Diagnosis is based on medical history, results of a physical examination that includes tests of muscle strength, and blood samples that show elevated levels of various muscle enzymes and autoantibodies. Diagnostic tools include:
electromyography to record the electrical activity generated by muscles during contraction and at rest
magnetic resonance imaging to reveal abnormal muscle anatomy.
A biopsy sample of muscle tissue should be examined for signs of chronic inflammation, muscle fiber death, vascular deformities, or other changes specific to the diagnosis of a particular type of inflammatory myopathy. A skin biopsy can show changes in the skin associated with dermatomyositis.
Chronic inflammatory myopathies cannot be cured in most adults but many of the symptoms can be treated. Options include:
orthotics and assistive devices
Dermatomyositis, polymyositis, and necrotizing autoimmune myopathy are first treated with high doses of corticosteroid drugs, such as prednisone. This is most often given as an oral medication but can be delivered intravenously.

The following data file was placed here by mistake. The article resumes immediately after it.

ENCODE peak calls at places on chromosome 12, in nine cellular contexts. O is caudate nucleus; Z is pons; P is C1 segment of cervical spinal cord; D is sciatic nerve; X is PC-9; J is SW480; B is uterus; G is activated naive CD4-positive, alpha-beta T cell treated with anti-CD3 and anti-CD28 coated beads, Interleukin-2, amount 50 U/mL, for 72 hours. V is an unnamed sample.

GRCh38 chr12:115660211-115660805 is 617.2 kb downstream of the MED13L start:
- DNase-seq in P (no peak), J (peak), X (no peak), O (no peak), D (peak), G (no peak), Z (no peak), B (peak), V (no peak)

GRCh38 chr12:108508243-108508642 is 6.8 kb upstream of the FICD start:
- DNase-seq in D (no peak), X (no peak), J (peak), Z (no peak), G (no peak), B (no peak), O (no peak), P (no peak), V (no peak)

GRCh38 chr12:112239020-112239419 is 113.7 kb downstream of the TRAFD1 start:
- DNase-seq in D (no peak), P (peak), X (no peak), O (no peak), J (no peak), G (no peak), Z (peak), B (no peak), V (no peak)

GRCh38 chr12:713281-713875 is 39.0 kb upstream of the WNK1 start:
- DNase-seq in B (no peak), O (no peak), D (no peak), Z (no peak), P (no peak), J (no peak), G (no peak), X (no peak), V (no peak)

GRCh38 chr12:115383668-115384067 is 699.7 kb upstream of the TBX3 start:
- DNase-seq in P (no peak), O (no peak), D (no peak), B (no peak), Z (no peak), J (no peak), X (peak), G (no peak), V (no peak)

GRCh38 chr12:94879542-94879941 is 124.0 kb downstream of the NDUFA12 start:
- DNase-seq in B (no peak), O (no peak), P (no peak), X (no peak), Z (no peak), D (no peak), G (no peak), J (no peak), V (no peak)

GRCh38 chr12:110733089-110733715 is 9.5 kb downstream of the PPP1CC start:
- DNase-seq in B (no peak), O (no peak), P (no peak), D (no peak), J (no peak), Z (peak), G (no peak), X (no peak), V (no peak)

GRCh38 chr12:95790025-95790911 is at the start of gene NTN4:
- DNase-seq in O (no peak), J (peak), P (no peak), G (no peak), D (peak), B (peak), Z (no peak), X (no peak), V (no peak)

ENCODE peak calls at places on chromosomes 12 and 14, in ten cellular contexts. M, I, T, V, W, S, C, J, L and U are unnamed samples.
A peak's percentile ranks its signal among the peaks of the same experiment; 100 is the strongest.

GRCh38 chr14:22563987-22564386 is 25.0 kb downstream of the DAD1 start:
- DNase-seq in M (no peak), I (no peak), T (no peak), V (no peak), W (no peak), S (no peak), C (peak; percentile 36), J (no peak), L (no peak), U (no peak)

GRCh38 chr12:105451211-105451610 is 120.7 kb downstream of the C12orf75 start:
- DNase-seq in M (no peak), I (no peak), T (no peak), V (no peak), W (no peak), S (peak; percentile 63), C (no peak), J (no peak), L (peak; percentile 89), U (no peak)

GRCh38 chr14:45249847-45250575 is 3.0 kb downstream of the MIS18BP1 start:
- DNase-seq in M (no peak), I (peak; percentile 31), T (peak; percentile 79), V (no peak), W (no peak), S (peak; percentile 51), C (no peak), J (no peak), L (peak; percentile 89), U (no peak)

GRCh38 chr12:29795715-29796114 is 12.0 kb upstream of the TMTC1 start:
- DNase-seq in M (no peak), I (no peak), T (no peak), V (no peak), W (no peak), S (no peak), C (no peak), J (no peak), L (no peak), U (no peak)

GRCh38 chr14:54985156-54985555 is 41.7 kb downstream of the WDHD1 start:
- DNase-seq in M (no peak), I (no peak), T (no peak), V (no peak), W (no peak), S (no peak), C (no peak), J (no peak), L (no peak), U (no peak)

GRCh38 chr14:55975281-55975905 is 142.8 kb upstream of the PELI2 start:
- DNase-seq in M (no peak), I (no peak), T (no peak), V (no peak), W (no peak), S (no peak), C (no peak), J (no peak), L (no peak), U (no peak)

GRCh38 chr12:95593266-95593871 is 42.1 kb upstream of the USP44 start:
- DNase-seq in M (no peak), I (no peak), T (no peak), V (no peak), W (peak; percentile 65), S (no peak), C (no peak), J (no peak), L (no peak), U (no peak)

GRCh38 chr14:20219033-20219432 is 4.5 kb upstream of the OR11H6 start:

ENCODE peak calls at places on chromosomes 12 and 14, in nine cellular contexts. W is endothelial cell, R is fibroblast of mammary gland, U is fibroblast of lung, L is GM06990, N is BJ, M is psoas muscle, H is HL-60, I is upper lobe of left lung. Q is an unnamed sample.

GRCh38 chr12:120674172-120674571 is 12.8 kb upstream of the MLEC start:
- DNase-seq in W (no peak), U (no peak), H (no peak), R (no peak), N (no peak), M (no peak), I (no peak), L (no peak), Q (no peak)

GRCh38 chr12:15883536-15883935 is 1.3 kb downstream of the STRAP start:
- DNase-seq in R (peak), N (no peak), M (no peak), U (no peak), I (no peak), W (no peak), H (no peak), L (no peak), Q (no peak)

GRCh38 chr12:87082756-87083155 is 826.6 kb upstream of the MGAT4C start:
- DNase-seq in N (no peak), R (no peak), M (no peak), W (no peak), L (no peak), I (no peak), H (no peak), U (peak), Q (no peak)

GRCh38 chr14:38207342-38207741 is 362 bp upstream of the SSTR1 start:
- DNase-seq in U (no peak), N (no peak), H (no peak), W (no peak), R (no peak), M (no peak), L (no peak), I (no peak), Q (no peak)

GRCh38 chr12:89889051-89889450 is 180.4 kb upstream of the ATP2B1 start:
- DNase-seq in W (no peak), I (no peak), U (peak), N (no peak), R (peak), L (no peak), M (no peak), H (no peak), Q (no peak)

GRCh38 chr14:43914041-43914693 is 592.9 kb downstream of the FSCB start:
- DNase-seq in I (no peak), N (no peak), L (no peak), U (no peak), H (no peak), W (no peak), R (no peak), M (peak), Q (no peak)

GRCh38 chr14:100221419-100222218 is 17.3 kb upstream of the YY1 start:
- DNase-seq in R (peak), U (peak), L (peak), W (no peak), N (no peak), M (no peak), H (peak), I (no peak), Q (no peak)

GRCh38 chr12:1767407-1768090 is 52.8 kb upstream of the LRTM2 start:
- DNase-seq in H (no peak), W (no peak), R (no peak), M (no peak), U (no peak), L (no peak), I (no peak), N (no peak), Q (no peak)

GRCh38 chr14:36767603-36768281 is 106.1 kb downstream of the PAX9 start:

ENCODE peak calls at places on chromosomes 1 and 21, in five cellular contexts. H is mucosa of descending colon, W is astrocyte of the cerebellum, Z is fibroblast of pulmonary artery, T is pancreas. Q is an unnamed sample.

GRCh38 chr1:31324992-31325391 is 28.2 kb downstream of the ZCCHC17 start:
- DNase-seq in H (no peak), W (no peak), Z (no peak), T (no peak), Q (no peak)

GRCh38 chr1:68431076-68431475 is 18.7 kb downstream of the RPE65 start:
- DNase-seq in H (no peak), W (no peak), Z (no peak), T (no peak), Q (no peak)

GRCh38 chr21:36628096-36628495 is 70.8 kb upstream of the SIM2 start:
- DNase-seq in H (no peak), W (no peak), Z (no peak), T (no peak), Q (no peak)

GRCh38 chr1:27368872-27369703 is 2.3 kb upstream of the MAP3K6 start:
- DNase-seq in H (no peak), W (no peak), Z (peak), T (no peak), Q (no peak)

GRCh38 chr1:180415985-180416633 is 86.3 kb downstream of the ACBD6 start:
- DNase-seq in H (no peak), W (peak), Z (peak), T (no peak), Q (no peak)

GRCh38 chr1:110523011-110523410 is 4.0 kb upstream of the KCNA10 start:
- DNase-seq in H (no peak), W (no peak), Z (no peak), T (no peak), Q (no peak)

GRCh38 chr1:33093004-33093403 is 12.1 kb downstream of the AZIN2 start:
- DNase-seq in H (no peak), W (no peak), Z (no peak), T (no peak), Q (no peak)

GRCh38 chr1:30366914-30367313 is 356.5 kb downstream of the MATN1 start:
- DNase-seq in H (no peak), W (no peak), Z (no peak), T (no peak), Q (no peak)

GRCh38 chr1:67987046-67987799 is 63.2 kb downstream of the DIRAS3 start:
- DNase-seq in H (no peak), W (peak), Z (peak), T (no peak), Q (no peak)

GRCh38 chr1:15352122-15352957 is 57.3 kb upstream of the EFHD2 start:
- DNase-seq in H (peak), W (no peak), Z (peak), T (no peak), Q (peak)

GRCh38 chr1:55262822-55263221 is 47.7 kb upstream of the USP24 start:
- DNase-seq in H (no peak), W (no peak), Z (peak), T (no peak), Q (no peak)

Immunosuppressant drugs, such as azathioprine and methotrexate, may reduce inflammation in individuals who do not respond well to prednisone. Periodic treatment using intravenous immunoglobulin can increase the chance for recovery in individuals with dermatomyositis, polymyositis, or NAM. Other immunosuppressive agents that may treat the inflammation associated with dermatomyositis and polymyositis include cyclosporine A, cyclophosphamide, mycophenolate mofetil, and tacrolimus.
Injections of adrenocorticotropic hormone gel may be another option for people who do not respond to or cannot tolerate other drug treatment options. Biologic therapies such as rituximab or tumor necrosis factor (TNF) inhibitors such as infliximab or etanercept may be used in severe cases where other treatment options have failed. However, there are very few studies that have shown how well these agents treat polymyositis and dermatomyositis.